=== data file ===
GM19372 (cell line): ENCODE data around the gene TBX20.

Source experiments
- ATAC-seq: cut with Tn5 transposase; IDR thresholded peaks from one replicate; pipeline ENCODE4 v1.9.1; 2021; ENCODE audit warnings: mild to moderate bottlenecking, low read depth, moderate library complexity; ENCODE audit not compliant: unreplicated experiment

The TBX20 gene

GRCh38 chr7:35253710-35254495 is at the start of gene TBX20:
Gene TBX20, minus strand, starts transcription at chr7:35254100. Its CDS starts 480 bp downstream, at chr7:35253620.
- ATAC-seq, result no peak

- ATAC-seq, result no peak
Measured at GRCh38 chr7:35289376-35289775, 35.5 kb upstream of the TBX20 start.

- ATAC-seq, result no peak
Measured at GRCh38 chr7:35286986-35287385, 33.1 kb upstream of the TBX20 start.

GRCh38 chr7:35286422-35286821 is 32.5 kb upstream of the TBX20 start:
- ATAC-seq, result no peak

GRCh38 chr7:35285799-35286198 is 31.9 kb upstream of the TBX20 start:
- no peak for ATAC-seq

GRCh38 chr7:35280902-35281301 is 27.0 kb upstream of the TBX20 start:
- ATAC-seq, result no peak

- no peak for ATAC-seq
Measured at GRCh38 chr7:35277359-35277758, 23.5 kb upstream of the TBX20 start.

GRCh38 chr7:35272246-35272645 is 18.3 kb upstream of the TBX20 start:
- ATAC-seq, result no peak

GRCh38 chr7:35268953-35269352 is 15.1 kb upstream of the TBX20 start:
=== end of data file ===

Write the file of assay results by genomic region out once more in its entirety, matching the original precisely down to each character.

GM19372 (cell line): ENCODE data around the gene TBX20.

Source experiments
- ATAC-seq: cut with Tn5 transposase; IDR thresholded peaks from one replicate; pipeline ENCODE4 v1.9.1; 2021; ENCODE audit warnings: mild to moderate bottlenecking, low read depth, moderate library complexity; ENCODE audit not compliant: unreplicated experiment

The TBX20 gene

GRCh38 chr7:35253710-35254495 is at the start of gene TBX20:
Gene TBX20, minus strand, starts transcription at chr7:35254100. Its CDS starts 480 bp downstream, at chr7:35253620.
- ATAC-seq, result no peak

- ATAC-seq, result no peak
Measured at GRCh38 chr7:35289376-35289775, 35.5 kb upstream of the TBX20 start.

- ATAC-seq, result no peak
Measured at GRCh38 chr7:35286986-35287385, 33.1 kb upstream of the TBX20 start.

GRCh38 chr7:35286422-35286821 is 32.5 kb upstream of the TBX20 start:
- ATAC-seq, result no peak

GRCh38 chr7:35285799-35286198 is 31.9 kb upstream of the TBX20 start:
- no peak for ATAC-seq

GRCh38 chr7:35280902-35281301 is 27.0 kb upstream of the TBX20 start:
- ATAC-seq, result no peak

- no peak for ATAC-seq
Measured at GRCh38 chr7:35277359-35277758, 23.5 kb upstream of the TBX20 start.

GRCh38 chr7:35272246-35272645 is 18.3 kb upstream of the TBX20 start:
- ATAC-seq, result no peak

GRCh38 chr7:35268953-35269352 is 15.1 kb upstream of the TBX20 start: